Martin Kidston

(Missoula Current) With the downtown federal building now in public ownership, city and county officials are working to firm up the administrative body that oversees the property and get a firm handle on the cost of preparing the property for public use.

The building, now known as the John Engen Local Government Building, was officially acquired by the city and county last year. The two governments formed a special district to create a single entity in order to receive the property under the federal government’s Good Neighbor Program.

Receipt of the building was free but came with a promise to preserve the historic property in perpetuity. Tuesday’s actions, which included a contract approval with Jackson Contractor Group, marked a step in that direction and sets the stage for the construction phase down the road.

“Right now, we’ve tasked Jackson and the design team to help us understand what the initial project will look like. They’re in the midst of that effort,” said John Adams, the city’s special projects administrator. “We’ll be able to sort through what the path forward will be. That information and those choices will be made this summer.”

The building sat empty for years before the city and county officially acquired it early last year. Shortly after, Missoula County and the city approved using American Rescue Plan Act funding to begin moving forward. The total cost of that initial phase was set at $2.5 million, and the annual operating budget was set at $387,000.

To oversee the path forward, the administrative body on Tuesday adopted a resolution establishing it as the manager of the property. That includes the day-to-day operations and future capital improvements, which are expected to begin down the road.

The resolution also allows Chris Lounsbury, the county’s CAO, and Dale Bickell, the city’s CAO, to handle most contracts in house. Larger issues, like budgetary considerations, will need to go before elected officials.

“It establishes limited authority to implement things the administrative body has already directed staff to complete,” said Adams. “It also doesn’t do anything about budget authority, which has to go back to the elected bodies that govern the city and county.”

As Jackson firms up a plan over the coming months, the administrative body is expected to recommend a budget to the City Council and Board of County Commissioners.

“That will then go to the commissioners and City Council for approval, moderation or objection,” Adams said. “Those bodies hold the purse strings and set out the parameters and rules under which the administrative body and special district operates.”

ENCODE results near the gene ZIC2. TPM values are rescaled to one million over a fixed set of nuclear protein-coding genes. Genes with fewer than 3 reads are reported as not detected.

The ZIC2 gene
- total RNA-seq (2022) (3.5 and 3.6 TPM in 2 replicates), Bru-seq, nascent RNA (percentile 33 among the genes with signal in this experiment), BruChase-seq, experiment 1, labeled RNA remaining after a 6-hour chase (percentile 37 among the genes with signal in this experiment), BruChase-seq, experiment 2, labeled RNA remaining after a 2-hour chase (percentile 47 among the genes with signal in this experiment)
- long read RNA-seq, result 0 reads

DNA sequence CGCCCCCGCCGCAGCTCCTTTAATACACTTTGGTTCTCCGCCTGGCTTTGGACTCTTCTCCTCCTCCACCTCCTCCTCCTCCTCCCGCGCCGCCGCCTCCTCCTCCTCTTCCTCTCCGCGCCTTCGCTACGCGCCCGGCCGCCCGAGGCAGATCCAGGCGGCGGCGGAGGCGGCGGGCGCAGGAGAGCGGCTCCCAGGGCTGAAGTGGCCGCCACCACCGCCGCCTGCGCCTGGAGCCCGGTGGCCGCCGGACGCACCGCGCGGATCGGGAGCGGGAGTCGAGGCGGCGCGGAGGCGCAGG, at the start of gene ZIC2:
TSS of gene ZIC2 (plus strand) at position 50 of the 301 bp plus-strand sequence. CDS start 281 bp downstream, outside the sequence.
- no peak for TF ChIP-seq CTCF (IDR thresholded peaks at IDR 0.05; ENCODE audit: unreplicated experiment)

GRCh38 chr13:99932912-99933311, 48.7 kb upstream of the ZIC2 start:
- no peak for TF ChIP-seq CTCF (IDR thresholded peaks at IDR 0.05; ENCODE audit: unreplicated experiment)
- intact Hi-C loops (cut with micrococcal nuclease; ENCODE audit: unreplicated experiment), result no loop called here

The city and county last year issued a request for proposals to carry out future remediation and construction of the property. Melissa Fisher, the county’s manager of strategic initiatives, said Jackson was selected for the job.

Jackson, along with A&E architects, will present a plan this summer, including the abatement of lead and asbestos and a construction plan.

“Right now, we’re in a phase working closely with the designers, and Jackson is participating in that process to determine what the right path forward is,” said Fisher. “Jackson will also oversee abatement of the building for both lead and asbestos. They’ll ultimately oversee construction when we get there.”

Portions of the building were constructed back in 1913. It served as the headquarters for the U.S. Forest Service for more than 100 years. It underwent an expansion in the 1930s and was listed on the National Register of Historic Places in 1979.

Both the city and county plan to consolidate services in the federal building, creating a one-stop location for most public needs. But it will also allow the city and county to vacate other downtown properties or, in some cases, cut rent expenses.

It’s likely that certain properties currently owned by the city and county in the downtown district will be sold to help cover construction and renovation of the federal building.

“We’re still sorting exactly what the order of operations and what the scope will be of what we’ll be able to accomplish,” said Adams, adding that a plan is expected this summer.

Missoula Get First Look at the New Cybertruck

Gallery Credit: KC

The Missoula Current is a Montana owned and operated news organization founded in 2015 to help fill the void in local journalism, and we've been free to read ever since. If you would like to read the original article, click here.